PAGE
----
• 08-10-2015

Jaws forever

It was interesting to learn more about the characters and motives behind the story and how different the book is from the Movie. Jaws is a wonderful twisted Moby Dick, man versus beast story.
Very enjoyable.

6 people found this helpful

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    5 out of 5 stars
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  • Edward Whelan
  • 16-09-2015

Narrater is excellent

Best narrater yet, much recommended as the book is very different to the film. I was however humming the jaws theme tune whilst I was listening!

6 people found this helpful

  • Overall
    3 out of 5 stars
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  • Howard
  • 24-05-2009

mixed view

I always find a book better than the film, and this classic is no exception. much more depth (no pun intended). much more story and a great sense of fear. Being unabridged there is plenty of time to get into the characters and to feel the terror creeping up on you. All in all a fantastic story.

Unfortunately, the oration is the downside of this audio book. The delivery is so slow I was convinced it would have fitted on one less CD, if read normally. Although he tries to give depth and character to novel, for me it was ost and at one point i found the delivery like listening to an audio language lesson. he has definately been influenced by the film and even tries to get his characters sounding like those from the Spielberg classic. This is a shame as some of the tones and characters used don't match with the written description. certainly one orator I will try to avoid in future.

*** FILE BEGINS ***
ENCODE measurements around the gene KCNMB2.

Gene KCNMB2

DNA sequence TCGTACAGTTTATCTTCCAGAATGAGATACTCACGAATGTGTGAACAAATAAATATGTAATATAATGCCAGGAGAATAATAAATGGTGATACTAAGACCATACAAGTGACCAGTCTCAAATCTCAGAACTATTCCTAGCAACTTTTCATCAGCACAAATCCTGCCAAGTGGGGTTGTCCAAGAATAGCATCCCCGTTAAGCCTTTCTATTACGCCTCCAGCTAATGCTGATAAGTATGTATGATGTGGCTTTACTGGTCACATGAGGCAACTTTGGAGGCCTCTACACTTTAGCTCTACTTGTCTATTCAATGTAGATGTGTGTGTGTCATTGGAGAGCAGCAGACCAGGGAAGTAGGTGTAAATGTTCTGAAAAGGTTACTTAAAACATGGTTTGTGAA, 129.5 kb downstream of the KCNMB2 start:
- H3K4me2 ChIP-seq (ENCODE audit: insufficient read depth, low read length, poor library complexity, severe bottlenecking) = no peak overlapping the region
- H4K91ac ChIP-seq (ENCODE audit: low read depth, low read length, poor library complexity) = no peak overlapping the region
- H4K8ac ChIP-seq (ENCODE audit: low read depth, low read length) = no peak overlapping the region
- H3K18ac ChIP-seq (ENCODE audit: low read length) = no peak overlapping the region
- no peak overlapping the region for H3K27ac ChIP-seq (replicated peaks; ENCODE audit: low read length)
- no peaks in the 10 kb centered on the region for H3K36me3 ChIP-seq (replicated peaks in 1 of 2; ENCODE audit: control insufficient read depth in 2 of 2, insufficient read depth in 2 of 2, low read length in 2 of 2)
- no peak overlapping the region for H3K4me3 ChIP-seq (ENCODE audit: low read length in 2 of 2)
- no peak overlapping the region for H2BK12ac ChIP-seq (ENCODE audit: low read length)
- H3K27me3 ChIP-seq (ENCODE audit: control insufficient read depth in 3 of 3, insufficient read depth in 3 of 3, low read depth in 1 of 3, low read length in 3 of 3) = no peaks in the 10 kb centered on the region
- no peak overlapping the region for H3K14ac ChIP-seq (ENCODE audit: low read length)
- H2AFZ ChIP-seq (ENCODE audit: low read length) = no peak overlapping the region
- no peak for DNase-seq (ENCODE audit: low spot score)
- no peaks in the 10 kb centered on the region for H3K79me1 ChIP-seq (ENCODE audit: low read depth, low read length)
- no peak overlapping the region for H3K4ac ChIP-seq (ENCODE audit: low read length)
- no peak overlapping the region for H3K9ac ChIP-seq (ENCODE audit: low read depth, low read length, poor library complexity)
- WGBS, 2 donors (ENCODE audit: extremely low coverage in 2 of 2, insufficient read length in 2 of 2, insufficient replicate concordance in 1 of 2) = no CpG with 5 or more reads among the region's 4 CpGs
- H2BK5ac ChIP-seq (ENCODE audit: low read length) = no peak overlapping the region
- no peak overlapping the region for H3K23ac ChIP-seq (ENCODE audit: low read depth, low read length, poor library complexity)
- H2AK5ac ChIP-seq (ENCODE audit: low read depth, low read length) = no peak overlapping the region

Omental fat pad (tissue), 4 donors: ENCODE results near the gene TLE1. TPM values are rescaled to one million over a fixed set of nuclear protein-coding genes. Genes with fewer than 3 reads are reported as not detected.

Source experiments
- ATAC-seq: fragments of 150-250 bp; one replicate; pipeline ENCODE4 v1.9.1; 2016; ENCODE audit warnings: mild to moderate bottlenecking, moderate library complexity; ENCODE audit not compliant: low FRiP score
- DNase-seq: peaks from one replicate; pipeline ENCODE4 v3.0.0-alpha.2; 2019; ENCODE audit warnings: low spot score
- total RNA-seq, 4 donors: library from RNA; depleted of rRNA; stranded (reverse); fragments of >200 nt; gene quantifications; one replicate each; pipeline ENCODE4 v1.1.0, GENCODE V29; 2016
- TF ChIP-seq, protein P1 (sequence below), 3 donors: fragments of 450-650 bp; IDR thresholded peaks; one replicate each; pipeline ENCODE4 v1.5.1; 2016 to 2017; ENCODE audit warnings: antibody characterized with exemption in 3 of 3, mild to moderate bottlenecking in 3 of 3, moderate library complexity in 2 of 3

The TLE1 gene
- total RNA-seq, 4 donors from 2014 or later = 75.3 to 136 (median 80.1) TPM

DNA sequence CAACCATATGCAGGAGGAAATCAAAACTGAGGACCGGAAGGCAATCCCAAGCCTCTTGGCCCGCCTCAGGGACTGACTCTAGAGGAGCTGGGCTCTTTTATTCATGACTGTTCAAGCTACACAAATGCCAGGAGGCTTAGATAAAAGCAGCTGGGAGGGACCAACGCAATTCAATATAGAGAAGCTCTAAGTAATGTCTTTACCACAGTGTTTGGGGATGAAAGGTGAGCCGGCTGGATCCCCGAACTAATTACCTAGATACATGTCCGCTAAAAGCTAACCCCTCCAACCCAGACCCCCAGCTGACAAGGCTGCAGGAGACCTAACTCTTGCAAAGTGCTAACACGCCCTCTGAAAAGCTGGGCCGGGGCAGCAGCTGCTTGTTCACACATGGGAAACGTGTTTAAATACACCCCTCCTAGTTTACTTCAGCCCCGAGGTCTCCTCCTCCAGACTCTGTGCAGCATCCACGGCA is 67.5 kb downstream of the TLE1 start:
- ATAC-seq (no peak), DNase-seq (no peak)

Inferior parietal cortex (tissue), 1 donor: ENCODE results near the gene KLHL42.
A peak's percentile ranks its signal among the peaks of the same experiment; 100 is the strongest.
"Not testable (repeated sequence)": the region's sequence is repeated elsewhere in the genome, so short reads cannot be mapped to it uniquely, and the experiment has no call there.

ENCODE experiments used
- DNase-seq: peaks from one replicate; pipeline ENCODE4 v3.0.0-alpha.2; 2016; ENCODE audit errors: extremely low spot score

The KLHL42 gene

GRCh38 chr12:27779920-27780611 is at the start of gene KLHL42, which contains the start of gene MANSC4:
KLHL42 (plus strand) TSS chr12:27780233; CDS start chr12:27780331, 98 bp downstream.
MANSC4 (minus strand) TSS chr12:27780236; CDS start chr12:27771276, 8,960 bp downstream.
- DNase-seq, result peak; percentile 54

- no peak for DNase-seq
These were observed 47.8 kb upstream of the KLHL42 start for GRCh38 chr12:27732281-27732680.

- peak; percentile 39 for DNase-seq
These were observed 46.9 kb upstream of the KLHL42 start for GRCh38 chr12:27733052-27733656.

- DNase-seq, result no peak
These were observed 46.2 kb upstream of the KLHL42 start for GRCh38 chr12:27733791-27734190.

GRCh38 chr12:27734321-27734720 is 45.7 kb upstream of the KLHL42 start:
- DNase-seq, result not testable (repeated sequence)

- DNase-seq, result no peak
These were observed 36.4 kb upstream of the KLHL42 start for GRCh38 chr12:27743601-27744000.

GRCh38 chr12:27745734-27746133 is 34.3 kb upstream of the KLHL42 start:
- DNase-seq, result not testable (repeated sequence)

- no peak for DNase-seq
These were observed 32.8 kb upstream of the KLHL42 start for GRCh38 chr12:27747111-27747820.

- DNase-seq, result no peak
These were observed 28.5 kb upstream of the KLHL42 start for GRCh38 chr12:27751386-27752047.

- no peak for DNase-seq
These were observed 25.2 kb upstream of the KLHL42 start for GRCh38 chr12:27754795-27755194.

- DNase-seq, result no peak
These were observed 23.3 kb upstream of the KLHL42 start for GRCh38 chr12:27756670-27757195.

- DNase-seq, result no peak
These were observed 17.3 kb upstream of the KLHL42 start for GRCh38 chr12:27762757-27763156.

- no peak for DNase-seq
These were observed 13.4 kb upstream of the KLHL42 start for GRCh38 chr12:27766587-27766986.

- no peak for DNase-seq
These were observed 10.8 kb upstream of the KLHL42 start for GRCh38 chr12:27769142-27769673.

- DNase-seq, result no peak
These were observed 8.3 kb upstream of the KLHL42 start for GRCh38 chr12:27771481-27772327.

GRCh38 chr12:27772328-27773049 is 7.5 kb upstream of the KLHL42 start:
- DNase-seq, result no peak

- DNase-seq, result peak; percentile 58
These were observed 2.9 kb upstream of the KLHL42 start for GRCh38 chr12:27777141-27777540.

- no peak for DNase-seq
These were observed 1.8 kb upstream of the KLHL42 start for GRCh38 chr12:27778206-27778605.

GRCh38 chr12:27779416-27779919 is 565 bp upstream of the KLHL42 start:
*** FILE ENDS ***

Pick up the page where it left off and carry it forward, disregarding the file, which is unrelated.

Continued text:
6 people found this helpful

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    2 out of 5 stars
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  • Anonymous
  • 19-02-2018

Dated sexist and racist writing

The narrators performance was very good but I was very disappointed with this story. The plot wasn't suspenseful or gripping. The commentary on the New York social classes felt like a poor imitation of The Great Gatsby or The Catcher in the Rye. Most distracting was the suggestion that all high school girls dream of being prostitutes and most married women have fantasise about being raped! Not to mention the implication that most rapist are black. It doesn't feel like these are the views of the characters but more like the very ignorant and dated views of the writer. Racist and homophobic undertones coupled with poorly developed characters and sexist soap opera plots make it very hard to focus on the what should be the main focus of this...the shark! The highlight of this story is the description of the shark at the beginning. It's a shame it doesn't sustain the tone. I do not recommend this at all, it's possibly ruined the film for me now too.

5 people found this helpful